The film is relevant for a world where hope is sort of bleak, a lot of people can identify with the main characters in the film because we’ve all been wronged, whether it be by friends, former lovers, bosses, the government, etc. Which brings me to my next point…
8. It’s Easily Accessible
This film is pretty dark, and reasonably so; you are subjected to events that are designed to put you into the same emotional mindset as the characters on-screen. Outside of the darker events of the film, however, lies a mixture of everything that the average moviegoer would enjoy: Humor, romance, drama, chills, thrills, that’s not even mentioning the action. DOFP begs you to be a part of the action, and it succeeds in something that a lot of recent blockbusters have been trying, and failing at doing: Investing us emotionally.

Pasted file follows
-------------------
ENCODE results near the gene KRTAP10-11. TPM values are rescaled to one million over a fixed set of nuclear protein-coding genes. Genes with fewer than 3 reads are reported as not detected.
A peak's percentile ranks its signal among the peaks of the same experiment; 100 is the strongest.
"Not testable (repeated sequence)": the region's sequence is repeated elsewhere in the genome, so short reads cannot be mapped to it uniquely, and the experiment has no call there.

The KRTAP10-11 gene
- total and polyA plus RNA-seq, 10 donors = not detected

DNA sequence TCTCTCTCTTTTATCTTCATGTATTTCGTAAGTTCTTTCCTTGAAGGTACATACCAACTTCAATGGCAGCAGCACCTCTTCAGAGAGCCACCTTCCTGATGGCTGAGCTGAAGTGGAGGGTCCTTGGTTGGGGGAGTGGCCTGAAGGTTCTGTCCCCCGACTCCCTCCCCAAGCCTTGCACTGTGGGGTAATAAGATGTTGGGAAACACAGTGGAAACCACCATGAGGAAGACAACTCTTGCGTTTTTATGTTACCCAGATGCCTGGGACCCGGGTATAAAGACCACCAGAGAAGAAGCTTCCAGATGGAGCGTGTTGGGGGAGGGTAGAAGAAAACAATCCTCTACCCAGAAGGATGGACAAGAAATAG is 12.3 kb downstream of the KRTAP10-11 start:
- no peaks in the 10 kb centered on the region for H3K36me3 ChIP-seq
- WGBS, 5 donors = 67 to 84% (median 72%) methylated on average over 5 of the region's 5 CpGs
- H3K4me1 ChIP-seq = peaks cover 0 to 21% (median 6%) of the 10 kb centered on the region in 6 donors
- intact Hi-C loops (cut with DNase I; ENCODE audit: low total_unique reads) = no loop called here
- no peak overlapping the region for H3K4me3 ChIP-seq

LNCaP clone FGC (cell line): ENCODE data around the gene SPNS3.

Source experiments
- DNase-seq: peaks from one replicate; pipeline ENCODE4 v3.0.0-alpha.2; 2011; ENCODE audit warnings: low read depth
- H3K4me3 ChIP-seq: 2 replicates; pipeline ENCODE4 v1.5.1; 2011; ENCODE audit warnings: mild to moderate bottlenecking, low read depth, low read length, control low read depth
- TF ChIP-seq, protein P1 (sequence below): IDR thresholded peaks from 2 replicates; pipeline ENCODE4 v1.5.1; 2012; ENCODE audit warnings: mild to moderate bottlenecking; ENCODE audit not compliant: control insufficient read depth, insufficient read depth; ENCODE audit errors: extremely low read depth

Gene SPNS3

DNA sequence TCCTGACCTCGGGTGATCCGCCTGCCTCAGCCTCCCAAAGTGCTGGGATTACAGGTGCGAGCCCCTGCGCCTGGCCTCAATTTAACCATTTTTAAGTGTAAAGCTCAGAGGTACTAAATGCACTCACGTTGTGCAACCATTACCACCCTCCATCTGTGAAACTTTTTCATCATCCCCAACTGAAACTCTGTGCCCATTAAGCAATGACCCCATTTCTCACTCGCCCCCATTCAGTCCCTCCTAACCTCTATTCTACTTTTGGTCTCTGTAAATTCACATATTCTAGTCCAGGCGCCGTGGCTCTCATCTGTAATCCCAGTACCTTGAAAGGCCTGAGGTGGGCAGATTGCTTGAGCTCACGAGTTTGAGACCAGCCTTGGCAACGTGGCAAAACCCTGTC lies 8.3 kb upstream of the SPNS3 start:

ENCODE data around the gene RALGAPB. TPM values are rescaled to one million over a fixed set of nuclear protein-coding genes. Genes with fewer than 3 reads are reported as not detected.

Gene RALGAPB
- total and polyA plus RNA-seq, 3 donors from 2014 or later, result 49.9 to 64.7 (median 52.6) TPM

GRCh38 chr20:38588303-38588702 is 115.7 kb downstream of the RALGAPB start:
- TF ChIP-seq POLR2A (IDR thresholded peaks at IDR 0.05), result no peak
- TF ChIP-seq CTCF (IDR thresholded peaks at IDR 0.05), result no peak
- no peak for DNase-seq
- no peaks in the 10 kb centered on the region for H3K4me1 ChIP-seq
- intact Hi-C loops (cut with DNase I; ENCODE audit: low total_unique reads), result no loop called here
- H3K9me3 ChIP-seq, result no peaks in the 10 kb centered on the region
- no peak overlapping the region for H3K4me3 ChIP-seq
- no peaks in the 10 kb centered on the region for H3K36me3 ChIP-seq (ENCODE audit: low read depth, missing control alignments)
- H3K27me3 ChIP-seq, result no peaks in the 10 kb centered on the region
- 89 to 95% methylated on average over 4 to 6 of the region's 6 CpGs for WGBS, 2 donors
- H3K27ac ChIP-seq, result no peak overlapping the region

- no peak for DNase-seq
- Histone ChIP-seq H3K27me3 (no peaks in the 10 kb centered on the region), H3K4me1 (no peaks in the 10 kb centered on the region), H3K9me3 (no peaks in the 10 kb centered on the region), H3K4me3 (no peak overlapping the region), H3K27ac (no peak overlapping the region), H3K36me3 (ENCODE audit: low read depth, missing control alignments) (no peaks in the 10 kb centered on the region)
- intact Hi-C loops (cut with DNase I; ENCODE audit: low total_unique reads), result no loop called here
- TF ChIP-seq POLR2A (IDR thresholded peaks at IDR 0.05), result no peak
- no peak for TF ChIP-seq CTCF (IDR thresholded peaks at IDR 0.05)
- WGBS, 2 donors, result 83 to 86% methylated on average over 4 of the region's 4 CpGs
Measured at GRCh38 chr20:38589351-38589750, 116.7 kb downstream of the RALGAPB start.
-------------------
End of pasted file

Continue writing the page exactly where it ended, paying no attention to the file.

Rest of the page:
The experience is given to us in a way that keeps us guessing, and introduces us to all the important players in the X-Men universe while showing us why they were important in the first place in small but integral ways, i.e. the addition of a young William Stryker to provide us with Logan’s brief flashback/origin. Newcomers to the franchise will be capable of watching this movie without worry of catching up, and longtime fans can appreciate the parallels and Easter eggs from films past.
Wolverine isn’t in the top 5? What?! Am I mad? Maybe, but aside from an always wonderful performance from Hugh Jackman as Logan/The Wolverine, he wasn’t in the spotlight this time around. In DOFP, Logan is more of the vessel for our time travel/comic relief. Yes, he was bad ass, he kicked the ass, and was around for almost all of the films runtime, but the main character was Charles Xavier.